January 27, 2008

Clutch Release Clearance 101

Ed Lee

In a torque converter, clutch release clearance (CRC) is the distance that the torque converter clutch piston travels from the release to the apply position. This distance is also the amount of free play that is available to the clutch or clutches when the TCC piston is in the release position.
In a transmission, the rules that govern the setting of the CRC are very straightforward. Giving a clutch pack .008” to .009” of clearance for each friction will usually yield good results, although there are a few exceptions. The 4L30-E overdrive clutch – along with a few others – uses a little extra clearance as part of its accumulation action. But in the long run, you’d be fairly safe using the .008” to .009” per friction rule across the board.
In a torque converter, the rules are quite different. Many additional factors beside interference clearance come into play. The in-and-out flow of some converters is affected by CRC and must be considered. TCC apply feel is a factor on some converters. On others, the CRC is restricted because of the amount of available travel (captive clutch) or by a secondary obligation (retaining the springs on an A500 or A518). In units like the 722.6 and RE5R05A, there is an actual clutch pack in the converter, similar to those found in a transmission.
If you exclude the captive clutch and clutch pack-style converters, clutch release clearance falls into one of two configurations:
  1. Converters that have turbine hubs that do not come into contact with the cover.
  2. Converters that have turbine hubs that do rest against the cover.
On converters where the turbine hub does not come into contact with the cover, the converter endplay is the clutch release clearance. On this type of torque converter, you can check the endplay/CRC with some tools that are already on the market (see Figure 1).
With one tool, the converter is inverted in a fixture and the tapered mandel of the tool pushes the turbine up and a dial indicator measures the travel when the tool is released. On the other tool, a shaft expands, locking it into the turbine hub splines, and the up-and-down movement of the shaft is read on the dial indicator.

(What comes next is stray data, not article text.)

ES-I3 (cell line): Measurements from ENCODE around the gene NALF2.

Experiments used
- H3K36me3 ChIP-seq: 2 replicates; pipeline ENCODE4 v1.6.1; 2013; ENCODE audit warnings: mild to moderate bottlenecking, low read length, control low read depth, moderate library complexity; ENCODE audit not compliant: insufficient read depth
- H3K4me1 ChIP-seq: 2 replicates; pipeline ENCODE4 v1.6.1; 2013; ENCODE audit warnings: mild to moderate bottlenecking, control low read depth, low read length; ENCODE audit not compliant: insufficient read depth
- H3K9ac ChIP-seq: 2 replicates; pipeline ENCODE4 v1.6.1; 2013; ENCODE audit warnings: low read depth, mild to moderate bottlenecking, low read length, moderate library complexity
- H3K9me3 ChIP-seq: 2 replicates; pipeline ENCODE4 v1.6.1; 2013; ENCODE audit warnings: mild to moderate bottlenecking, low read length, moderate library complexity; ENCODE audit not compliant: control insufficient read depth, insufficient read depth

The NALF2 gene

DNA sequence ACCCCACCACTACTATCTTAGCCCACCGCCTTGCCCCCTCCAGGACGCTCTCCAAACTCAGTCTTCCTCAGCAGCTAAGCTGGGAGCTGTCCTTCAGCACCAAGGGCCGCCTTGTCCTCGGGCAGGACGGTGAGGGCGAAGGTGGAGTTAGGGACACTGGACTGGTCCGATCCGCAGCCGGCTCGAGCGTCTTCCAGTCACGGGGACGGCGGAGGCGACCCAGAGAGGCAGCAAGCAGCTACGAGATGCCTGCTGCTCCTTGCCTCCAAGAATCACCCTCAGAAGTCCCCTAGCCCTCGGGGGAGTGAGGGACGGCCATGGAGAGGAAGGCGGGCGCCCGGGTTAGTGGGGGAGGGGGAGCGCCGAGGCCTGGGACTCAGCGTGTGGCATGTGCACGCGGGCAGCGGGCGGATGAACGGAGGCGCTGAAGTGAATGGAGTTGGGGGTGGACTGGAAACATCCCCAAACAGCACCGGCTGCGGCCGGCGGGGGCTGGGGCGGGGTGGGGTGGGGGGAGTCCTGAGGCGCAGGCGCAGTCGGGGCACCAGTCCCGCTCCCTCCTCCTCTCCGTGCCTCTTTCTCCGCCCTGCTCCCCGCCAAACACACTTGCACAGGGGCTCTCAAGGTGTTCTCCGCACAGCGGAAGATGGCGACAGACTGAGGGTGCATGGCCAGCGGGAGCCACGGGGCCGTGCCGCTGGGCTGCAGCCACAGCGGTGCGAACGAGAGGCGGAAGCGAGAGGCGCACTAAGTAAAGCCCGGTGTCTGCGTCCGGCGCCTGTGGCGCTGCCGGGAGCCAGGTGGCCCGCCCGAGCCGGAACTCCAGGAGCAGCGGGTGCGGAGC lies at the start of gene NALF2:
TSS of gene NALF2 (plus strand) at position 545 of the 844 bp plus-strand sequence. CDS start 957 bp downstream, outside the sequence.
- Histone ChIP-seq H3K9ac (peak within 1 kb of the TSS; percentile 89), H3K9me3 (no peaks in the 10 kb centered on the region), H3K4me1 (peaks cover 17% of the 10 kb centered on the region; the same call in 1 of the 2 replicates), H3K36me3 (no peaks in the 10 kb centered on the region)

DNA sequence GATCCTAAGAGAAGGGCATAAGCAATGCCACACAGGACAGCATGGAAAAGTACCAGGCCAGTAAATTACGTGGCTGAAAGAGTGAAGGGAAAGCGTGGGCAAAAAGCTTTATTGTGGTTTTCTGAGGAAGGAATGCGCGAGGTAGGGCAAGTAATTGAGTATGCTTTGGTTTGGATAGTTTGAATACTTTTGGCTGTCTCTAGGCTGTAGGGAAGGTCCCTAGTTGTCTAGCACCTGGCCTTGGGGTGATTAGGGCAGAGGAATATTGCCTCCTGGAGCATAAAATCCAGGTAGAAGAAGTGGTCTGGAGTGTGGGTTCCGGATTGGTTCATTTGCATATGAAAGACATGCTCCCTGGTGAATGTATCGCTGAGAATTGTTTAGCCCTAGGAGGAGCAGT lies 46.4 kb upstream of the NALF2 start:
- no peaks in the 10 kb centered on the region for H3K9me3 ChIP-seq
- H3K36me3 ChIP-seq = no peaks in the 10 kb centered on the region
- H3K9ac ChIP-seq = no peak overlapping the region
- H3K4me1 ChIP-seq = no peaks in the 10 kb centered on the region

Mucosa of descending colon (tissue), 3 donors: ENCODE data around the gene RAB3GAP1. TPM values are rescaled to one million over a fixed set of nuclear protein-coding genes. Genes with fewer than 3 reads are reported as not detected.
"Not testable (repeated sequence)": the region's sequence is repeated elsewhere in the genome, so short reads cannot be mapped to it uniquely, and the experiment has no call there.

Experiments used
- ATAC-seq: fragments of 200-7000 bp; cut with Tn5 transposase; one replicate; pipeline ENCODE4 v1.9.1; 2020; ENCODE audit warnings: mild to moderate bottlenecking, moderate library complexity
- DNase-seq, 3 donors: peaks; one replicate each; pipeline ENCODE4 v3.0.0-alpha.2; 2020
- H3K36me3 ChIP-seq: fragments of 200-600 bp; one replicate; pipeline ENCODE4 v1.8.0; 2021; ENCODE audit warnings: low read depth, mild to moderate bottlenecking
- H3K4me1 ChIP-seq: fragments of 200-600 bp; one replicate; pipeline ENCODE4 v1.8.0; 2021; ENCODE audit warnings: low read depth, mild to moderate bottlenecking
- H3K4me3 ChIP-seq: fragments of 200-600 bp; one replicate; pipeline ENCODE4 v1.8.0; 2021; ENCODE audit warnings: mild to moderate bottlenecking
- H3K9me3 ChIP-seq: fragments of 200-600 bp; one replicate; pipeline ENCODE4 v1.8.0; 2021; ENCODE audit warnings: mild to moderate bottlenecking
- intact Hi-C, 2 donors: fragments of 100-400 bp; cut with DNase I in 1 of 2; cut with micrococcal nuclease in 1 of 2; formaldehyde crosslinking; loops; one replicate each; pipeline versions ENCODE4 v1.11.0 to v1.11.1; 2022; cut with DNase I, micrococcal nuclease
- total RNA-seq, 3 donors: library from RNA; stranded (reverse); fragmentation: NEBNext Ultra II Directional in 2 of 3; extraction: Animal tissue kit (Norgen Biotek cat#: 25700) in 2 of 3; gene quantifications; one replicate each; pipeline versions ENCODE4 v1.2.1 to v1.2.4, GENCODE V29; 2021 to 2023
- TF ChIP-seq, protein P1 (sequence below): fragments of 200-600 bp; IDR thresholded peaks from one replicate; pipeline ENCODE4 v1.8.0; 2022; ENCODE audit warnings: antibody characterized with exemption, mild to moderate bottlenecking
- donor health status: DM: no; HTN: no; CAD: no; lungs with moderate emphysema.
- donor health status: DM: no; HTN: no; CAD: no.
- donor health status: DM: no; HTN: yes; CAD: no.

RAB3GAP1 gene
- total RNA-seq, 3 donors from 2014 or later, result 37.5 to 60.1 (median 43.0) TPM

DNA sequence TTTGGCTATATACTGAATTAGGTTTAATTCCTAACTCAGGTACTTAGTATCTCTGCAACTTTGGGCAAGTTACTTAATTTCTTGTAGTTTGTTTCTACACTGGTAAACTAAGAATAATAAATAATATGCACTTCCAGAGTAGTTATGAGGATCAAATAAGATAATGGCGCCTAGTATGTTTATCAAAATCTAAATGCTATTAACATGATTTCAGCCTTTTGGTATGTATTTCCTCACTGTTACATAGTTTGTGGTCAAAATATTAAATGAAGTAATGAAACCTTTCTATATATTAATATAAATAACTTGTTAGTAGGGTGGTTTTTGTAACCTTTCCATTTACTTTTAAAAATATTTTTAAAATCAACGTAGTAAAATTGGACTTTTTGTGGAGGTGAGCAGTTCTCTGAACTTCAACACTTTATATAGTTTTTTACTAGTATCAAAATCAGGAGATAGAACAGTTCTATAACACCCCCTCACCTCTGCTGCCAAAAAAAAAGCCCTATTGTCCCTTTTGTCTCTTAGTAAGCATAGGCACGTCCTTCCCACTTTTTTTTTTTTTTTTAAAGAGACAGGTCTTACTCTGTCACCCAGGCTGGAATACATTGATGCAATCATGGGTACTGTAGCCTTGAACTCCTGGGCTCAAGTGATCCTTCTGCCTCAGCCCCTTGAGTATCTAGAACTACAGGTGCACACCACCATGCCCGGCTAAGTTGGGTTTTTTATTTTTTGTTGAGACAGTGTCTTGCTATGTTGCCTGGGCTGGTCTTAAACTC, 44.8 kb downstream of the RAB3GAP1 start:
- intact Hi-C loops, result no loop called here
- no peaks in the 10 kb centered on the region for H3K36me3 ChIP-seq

Checking factory converters with good friction material and minimal wear to thrust surfaces will give you a good idea of the CRC that the OEM built into the converter. On this type of converter you can see the volume of transmission lube oil (cooler flow) decrease if the clearance is too tight. For that reason, release clearance/ endplay is seldom less than .030” to .035”. Clearances of .045” to .055” are commonly found on this type of converter.
On the converters with turbine hubs that contact the cover, the CRC is calculated in a different manner. Measure the distance from the clutch release stop on the piston to the cover when the piston is in the apply position, and subtract that figure from the distance from the cover to the clutch release stop on the turbine hub (see Figures 2 and 3).
On a single-clutch application when a single-sided friction material is bonded to the cover or piston, the piston is the only part placed against the cover. Keep in mind that this may include more than just the piston in a multi-clutch configuration.
On most import converters with this type of set-up, the clutch release clearance will range from .030” to .035.” For domestic units, there are as many converters that break this rule as those that follow it. The Chrysler rearwheel-drive converters, A500 and A518 for example, rely on the turbine to keep the damper springs in the TCC piston (see Figure 4). For this reason the clearance is only .025” to .035”. The Chrysler 618 converter has captive damper springs but it also uses the closer .025” to .035” clearance.
The GM 298mm converter falls into this category even though the conical washer separates the turbine hub and cover, but unlike the Chrysler converters, the GM 298mm converter needs more clearance, not less. The normal hydraulic forces in this converter are trying to push the piston toward the cover, so the piston will only release to a position that will allow a full flow of release oil to pass in front of the piston. Too much release clearance should not be a problem with this converter and most are in the .060” to .070” range.
It is extremely important that you understand how the OEMs built the converter. Do not be fooled by the bearing on the front of the turbine hub of the 4R100 converter (see Figure 5), or the witness marks on the turbine hub of the CD4E or similar import converters. Measure your clearance, and if you have positive clearance between the cover and the turbine hub, you must build the converter as if they do not touch. The witness marks are the result of the turbine hub touching the cover because of piston deflection.
Most CRC issues can be monitored with a flow measuring device, such as the Sonnax SonnaFlow®. If the CRC is too close, you will see low flow when the TCC piston is in the release position. If the CRC is too loose, you will see a large dip/loss in flow as the available line pressure or converter feed oil (transmission-dependent) is filling the area and pushing the TCC piston to the apply position. Transmission technicians have been dealing with clearance issues in the 604 and 606 transmissions in the form of CVI (clutch volume index) values for years. These same CVI values are also the basis for the Adaptive Learn Systems that are on many vehicles today.
Ed Lee is a Sonnax Technical Specialist who writes on issues of interest to torque converter rebuilders. Sonnax supports the Torque Converter Rebuilders Association.

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